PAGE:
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In Policing, Race Matters

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In Policing, Race Matters

National Review August 20, 2020
Urban PolicyCrime

Black men are the principal beneficiaries of policing; they also bear its highest costs.

We can’t talk about policing in the United States without talking about race. It’s personal to me. I’m white. But I’m married to a black woman, and we’re the proud parents of a biracial son who, as he grows up and navigates American life, will face challenges that I never had in my own youth. He’s nine years old now and only barely beginning to wrestle with questions of race and identity. Yet as he matures into adulthood, he’s more likely to have encounters with police than I have been. These encounters are more likely to include some police use of force than if he were white. And that’s assuming he can resist his tendency, inherited from his father, to be somewhat of a smart aleck when confronted by authority figures.

My son’s greater likelihood of police encounters isn’t something easily fixed by legislation. There are nevertheless current efforts, in Washington and the states, as political leaders respond to the public outcry prompted by George Floyd’s inexcusable death at the knee of Minneapolis police officer Derek Chauvin.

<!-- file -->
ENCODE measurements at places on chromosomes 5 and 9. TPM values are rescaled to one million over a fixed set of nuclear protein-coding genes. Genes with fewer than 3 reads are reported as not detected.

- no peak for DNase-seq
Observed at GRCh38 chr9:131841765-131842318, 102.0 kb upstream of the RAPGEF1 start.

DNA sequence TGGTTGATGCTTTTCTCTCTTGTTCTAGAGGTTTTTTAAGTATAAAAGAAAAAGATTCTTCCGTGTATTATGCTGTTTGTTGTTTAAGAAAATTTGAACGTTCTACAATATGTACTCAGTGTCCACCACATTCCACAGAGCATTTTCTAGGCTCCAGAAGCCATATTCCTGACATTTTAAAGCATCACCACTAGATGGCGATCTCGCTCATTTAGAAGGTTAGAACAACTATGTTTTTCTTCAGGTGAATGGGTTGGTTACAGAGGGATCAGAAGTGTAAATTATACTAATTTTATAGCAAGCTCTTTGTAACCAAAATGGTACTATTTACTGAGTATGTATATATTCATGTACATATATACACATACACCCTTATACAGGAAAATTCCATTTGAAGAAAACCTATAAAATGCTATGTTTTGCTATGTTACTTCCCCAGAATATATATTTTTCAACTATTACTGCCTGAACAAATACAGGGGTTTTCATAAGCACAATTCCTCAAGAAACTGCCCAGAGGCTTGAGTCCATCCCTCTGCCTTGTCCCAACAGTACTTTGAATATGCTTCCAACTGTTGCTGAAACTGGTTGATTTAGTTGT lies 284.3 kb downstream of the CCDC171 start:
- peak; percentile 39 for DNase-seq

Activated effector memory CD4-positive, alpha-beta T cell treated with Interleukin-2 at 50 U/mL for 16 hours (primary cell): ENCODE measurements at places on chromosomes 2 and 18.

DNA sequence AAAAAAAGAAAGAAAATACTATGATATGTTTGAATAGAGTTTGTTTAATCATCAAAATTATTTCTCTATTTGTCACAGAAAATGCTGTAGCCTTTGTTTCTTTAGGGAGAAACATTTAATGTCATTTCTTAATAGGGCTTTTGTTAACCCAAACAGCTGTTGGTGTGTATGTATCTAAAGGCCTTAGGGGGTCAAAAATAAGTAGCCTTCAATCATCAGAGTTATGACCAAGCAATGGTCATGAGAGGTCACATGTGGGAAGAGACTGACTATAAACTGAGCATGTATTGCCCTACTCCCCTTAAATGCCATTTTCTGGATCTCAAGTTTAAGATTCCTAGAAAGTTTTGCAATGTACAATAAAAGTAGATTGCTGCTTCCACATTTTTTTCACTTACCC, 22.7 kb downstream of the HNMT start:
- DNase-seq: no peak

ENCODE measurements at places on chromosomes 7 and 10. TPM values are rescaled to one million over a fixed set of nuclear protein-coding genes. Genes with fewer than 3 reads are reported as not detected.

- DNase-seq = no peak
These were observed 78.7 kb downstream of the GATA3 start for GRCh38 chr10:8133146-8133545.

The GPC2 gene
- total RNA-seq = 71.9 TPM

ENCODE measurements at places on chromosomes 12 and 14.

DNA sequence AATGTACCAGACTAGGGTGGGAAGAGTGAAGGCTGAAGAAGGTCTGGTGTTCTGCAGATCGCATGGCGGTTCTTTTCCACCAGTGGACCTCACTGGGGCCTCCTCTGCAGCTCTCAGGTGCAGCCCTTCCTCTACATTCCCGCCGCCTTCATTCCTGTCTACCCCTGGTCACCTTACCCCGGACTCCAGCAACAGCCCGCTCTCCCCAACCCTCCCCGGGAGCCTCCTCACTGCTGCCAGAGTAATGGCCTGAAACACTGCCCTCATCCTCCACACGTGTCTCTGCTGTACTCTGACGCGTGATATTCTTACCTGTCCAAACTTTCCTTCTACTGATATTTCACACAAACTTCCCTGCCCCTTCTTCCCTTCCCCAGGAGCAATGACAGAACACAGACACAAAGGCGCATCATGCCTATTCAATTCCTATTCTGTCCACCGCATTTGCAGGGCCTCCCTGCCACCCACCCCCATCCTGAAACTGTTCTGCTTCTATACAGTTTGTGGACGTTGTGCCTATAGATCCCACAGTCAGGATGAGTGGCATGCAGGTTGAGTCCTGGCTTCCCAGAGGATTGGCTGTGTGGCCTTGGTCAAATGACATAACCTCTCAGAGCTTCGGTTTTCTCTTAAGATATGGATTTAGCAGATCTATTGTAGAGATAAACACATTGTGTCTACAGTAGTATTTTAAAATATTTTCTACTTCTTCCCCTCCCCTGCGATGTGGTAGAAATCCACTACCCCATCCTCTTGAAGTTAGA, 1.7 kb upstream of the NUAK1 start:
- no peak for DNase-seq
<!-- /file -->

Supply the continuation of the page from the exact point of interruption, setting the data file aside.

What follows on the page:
At the federal level, alternative bills introduced by each party emphasize the intersection of race and policing, though, as one might expect, their approaches and proposed remedies differ somewhat. The Republican bill — the Just and Unifying Solutions to Invigorate Communities Everywhere (JUSTICE) Act — would enact a federal anti-lynching law, encourage police departments to recruit more minority officers, fund police-education programs, and establish a new “Commission on the Social Status of Black Men and Boys.” The Democrats’ bill — the George Floyd Justice in Policing Act — also includes anti-lynching, recruitment, and training provisions. In addition, it has an entire section dedicated to addressing “racial profiling,” which gives new enforcement powers to the federal Justice Department as well as providing for new “civil actions” — i.e., citizen lawsuits against police departments.

Continue reading the entire piece here at National Review


James R. Copland is a senior fellow and director of legal policy at the Manhattan Institute. He is the author of “The Unelected: How an Unaccountable Elite is Governing America,” forthcoming in September. Follow him on Twitter here.

Photo by Alex Wong/Getty Images